Shannon O’Shea, BSC Associate
Degree program: Jenkins MBA, 2017
Hometown: Wallace, NC
Previous degree(s): UNC-Chapel Hill, MSPH, Environmental Sciences and Engineering, 2010,; NC State, BS Biological Sciences, Minors in Genetics and Spanish, magna cum laude, 2006
Sustainability Interests: Benefit Corporations, Sustainability and CSR, Community Development, Sustainable Food Systems
Why is sustainability important to you? Why do you think it should be important to other students?
Sustainability is important to me because of what it truly means. There are a lot of definitions out there, but I like to go back to the simple definitions in the dictionary. The word sustain means, “to provide what is needed for (something or someone) to exist or continue,” and sustainability means, “able to be used without being completely used up or destroyed.” The modern definition of sustainability encompasses social, environmental, and economic impacts. In other words; sustaining people, the planet, and profits.
What first sparked your interest in sustainability? What made you realize that you wanted to incorporate sustainability into your education and future career?
I can’t really pinpoint one spark; concepts of sustainability were a part of my upbringing. My parents raised us to believe in equality and justice. My father is an avid outdoorsman, hunter, and fisherman. He, in particular, instilled in me the ideals of environmentalism. I studied life sciences early in my career and then environmental health and toxicology in graduate school because I am interested in the effects of interactions between people and the environment. I also became involved in community-driven environmental health research efforts and environmental justice.
After working in science communication and community engagement at the Environmental Protection Agency and in the nonprofit sector, some important realizations led me to business school to focus on sustainable business: 1) entrepreneurship and innovation in the business/for-profit sector is driving change around issues I care about; and 2) I had a knowledge gap in arguably the most important of the three components of sustainability: economic sustainability. So, now I am studying business and entrepreneurship, working for the Business Sustainability Collaborative, and getting involved in the B Corp movement.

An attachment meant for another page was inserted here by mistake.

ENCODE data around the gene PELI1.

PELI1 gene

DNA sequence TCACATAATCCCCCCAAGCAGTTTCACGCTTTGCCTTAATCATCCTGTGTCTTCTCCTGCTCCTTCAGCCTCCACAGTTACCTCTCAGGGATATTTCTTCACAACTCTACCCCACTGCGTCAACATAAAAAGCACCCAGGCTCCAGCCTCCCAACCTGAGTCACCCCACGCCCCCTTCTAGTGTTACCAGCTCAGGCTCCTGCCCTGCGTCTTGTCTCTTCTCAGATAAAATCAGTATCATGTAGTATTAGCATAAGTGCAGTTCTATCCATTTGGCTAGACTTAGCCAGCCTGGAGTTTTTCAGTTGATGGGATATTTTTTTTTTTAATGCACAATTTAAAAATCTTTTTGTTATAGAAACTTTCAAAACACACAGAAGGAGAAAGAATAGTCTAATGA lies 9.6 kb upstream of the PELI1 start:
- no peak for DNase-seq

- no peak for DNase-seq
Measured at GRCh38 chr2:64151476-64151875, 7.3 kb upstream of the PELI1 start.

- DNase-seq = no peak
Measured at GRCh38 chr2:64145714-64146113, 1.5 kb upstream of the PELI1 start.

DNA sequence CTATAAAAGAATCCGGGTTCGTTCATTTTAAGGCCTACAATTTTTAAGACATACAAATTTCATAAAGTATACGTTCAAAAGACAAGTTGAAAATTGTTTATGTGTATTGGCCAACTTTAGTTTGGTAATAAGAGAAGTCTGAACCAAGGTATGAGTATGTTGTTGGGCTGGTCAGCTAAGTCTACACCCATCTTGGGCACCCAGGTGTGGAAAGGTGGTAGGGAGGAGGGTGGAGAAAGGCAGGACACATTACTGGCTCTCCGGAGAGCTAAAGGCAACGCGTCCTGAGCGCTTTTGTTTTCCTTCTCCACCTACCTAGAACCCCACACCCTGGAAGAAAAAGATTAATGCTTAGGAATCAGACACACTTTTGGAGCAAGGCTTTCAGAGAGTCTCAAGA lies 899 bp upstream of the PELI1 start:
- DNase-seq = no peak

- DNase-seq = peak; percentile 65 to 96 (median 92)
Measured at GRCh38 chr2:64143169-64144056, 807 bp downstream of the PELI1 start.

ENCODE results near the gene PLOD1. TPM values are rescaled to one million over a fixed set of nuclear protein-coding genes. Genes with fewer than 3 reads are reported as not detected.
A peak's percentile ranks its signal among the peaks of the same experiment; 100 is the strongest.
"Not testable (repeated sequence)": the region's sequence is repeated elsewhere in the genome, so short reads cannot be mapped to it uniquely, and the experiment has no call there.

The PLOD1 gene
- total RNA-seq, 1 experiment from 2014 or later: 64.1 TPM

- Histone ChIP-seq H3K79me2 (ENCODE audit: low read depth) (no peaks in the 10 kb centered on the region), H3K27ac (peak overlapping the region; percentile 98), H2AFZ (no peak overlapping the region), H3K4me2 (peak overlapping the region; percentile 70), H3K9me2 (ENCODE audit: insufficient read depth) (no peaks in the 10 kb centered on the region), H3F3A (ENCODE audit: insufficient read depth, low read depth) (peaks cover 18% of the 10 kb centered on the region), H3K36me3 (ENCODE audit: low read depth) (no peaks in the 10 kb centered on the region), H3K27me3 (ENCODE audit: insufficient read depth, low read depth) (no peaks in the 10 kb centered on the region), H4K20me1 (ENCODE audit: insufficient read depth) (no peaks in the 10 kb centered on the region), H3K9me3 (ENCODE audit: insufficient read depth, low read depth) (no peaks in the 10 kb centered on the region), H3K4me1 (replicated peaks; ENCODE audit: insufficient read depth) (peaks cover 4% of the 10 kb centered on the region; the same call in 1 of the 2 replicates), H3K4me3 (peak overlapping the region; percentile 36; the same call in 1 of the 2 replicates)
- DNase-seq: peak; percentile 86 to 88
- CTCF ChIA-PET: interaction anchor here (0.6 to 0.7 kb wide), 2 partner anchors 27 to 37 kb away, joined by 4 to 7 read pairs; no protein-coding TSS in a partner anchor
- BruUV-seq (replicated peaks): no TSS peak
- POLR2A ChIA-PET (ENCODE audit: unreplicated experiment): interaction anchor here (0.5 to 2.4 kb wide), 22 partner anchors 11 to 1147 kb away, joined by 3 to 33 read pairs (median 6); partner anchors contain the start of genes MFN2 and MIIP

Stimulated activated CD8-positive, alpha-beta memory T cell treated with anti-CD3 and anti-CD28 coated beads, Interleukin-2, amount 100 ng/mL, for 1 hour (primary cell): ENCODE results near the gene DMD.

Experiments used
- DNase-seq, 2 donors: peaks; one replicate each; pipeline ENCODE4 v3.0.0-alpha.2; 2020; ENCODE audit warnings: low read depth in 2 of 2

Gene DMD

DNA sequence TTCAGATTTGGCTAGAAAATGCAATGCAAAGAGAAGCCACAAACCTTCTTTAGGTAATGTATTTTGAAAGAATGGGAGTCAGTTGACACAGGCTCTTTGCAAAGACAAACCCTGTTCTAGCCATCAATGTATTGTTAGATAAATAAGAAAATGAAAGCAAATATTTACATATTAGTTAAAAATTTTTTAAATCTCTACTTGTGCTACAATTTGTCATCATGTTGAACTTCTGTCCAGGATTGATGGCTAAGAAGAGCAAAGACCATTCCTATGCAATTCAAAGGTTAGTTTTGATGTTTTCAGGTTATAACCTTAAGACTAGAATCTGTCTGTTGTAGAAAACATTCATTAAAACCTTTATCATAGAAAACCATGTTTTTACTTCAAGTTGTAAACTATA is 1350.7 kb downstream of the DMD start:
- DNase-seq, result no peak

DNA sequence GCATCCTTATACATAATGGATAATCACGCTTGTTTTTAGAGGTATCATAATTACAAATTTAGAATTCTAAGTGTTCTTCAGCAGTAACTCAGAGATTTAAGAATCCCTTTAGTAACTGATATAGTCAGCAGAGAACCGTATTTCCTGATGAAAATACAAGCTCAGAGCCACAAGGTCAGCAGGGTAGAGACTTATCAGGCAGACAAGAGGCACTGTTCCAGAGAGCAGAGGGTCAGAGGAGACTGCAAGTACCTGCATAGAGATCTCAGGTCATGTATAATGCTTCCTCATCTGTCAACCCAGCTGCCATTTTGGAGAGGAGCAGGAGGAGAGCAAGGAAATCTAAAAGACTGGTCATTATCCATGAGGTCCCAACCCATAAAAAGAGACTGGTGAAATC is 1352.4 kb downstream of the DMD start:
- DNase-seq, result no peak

What sustainability challenge would you most like to solve?
I don’t think we’ll ever completely solve poverty and injustice, but those are important sustainability challenges I would like to work on. I think that the ‘people’ or social pillar too often gets left out of sustainability discussions. Some may consider poverty and injustice to be policy problems, but to me they are business problems. Businesses employ and serve people, and the business sector drives the economy and dictates the majority of policy.
What is your dream career, and how would you like to make sustainability a part of your day-to-day work?
My dream career is to work for and eventually found or lead a Benefit Corporation. My sisters and I also have a dream of starting a sustainable agritourism family business some day. Along the way, I will continue to make sustainability a part of my day-to-day life and work by always considering the impacts of my actions and decisions as a consumer and business leader.
What leader(s) do you admire for their commitment to improving sustainability or championing positive change?
People like Stephen Ritz, educator and founder of Green Bronx Machine, come to mind. Teachers. Sustainable farmers. Social entrepreneurs. People who don’t take no for an answer when it comes to doing things right and doing the right thing.
What’s your advice for fellow students who might be interested in sustainability, but don’t know where to start? (This could include books, talks to listen to, events / clubs to attend, etc.)
There are many great student organizations at NC State working on issues of sustainability, but Net Impact is the only one tailored specifically (but not exclusively) for business students. Find student organizations or local groups working on sustainability issues you find interesting and dive in.
Sustainable Spirits is a great monthly event for networking with the local sustainable business community. I’m also a big fan of conferences and forums, and these are usually more affordable as a student so take advantage while you can. The Business Sustainability Collaborative, NC Sustainability Connection, NC B Corps, and the University Sustainability Office all have good websites and newsletters about local resources and activities.